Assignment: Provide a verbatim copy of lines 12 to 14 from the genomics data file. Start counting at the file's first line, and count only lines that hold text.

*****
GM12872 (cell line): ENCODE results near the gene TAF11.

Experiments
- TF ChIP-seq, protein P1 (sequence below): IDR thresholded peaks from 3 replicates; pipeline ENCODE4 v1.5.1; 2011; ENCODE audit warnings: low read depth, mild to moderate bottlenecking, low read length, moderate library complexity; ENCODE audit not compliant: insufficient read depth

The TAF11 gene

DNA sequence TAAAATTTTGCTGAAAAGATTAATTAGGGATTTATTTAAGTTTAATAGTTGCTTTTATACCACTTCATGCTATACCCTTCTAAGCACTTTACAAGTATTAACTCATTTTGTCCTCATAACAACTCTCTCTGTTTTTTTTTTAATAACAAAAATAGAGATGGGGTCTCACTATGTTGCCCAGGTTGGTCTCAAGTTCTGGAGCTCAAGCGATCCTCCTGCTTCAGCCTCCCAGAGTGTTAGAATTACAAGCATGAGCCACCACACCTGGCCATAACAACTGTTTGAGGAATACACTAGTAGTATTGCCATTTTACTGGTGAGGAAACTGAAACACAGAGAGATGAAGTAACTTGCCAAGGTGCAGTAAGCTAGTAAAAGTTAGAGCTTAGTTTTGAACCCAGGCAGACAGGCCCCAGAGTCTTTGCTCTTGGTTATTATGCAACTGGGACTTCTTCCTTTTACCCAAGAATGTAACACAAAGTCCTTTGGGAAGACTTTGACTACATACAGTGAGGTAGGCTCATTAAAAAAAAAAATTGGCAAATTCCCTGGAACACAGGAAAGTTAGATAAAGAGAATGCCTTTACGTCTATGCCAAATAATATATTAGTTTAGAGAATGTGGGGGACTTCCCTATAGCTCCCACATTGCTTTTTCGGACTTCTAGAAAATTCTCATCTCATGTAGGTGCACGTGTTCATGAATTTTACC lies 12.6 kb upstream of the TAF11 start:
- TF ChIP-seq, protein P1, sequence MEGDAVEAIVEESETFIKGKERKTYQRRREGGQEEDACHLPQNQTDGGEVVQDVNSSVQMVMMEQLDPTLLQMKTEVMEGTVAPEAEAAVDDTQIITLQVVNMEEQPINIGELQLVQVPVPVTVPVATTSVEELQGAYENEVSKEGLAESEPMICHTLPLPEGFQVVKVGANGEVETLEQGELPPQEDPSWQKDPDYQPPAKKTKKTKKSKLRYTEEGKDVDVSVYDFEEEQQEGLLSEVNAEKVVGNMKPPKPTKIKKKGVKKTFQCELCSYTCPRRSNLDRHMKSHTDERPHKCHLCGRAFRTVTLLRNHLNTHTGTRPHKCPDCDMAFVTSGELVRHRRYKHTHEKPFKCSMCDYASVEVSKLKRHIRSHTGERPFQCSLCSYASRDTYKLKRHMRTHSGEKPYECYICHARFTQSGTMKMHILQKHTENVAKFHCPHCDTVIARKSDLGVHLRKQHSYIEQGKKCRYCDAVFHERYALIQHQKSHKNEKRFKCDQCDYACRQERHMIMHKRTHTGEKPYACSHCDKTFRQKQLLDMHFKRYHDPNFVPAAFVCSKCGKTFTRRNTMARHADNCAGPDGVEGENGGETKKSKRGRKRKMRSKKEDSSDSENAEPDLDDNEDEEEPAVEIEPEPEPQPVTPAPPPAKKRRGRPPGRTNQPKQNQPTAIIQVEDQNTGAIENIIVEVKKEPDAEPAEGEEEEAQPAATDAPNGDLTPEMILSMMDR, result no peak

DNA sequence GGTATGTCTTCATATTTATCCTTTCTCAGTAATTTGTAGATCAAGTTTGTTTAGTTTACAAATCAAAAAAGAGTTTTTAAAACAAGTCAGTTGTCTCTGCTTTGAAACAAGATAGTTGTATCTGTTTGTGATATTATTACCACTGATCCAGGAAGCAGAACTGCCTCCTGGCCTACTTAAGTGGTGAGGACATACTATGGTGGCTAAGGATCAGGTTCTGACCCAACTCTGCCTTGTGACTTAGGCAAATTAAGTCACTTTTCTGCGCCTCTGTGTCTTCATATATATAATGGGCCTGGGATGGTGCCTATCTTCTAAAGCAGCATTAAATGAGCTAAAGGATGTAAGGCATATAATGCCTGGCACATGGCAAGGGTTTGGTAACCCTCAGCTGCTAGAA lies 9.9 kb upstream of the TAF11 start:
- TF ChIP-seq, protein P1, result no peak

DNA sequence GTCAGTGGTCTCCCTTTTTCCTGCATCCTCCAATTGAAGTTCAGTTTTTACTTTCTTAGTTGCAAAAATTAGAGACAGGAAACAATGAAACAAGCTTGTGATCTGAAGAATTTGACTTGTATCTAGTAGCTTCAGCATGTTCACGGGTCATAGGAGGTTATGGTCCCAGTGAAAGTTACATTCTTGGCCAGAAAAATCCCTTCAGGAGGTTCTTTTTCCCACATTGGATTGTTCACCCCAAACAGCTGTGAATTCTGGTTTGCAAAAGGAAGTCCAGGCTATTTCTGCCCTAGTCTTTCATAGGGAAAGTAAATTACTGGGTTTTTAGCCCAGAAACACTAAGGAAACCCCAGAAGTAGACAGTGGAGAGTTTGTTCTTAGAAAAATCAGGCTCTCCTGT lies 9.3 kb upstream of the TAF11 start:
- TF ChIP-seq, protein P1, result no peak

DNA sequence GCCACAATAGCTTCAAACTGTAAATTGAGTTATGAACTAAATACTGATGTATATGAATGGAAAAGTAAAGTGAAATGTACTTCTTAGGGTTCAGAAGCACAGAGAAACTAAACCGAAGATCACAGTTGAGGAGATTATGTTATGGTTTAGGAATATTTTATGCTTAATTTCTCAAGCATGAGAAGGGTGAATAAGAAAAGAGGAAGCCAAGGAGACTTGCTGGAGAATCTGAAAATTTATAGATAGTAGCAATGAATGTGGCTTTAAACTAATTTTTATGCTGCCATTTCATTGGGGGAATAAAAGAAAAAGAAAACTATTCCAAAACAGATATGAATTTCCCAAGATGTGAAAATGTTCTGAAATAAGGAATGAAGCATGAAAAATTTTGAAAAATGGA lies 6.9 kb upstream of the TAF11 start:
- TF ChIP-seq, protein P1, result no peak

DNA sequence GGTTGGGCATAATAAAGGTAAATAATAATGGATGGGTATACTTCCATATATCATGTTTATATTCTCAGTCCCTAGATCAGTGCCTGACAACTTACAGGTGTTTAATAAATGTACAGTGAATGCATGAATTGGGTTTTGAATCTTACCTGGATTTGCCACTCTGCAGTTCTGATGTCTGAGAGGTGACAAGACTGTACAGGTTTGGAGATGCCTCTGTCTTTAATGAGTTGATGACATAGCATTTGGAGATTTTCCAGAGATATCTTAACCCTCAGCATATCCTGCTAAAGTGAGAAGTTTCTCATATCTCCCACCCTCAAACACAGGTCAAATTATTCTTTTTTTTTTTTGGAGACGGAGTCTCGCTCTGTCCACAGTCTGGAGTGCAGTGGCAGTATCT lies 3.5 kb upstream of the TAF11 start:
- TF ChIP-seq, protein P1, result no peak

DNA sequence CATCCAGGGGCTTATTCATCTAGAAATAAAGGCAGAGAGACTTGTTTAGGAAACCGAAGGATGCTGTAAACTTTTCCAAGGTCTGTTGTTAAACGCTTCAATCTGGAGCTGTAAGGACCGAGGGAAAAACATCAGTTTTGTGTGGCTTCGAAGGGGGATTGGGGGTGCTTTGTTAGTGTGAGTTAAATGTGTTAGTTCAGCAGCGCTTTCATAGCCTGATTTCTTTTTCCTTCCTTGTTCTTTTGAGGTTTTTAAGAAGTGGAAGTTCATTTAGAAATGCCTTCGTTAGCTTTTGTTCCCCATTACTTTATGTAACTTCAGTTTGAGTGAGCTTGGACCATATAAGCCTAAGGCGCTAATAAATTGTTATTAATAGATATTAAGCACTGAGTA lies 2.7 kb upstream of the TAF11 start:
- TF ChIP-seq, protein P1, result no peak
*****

- TF ChIP-seq, protein P1, result no peak

DNA sequence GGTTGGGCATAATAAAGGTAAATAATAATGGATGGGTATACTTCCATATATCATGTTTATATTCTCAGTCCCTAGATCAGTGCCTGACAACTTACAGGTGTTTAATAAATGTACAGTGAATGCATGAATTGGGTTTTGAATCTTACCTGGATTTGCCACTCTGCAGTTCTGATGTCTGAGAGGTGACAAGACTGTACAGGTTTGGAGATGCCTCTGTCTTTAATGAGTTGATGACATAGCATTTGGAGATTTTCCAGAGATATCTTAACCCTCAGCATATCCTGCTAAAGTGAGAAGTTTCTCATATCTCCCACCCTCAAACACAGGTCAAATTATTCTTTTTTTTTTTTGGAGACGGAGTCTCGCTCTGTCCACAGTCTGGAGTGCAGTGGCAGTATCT lies 3.5 kb upstream of the TAF11 start:
- TF ChIP-seq, protein P1, result no peak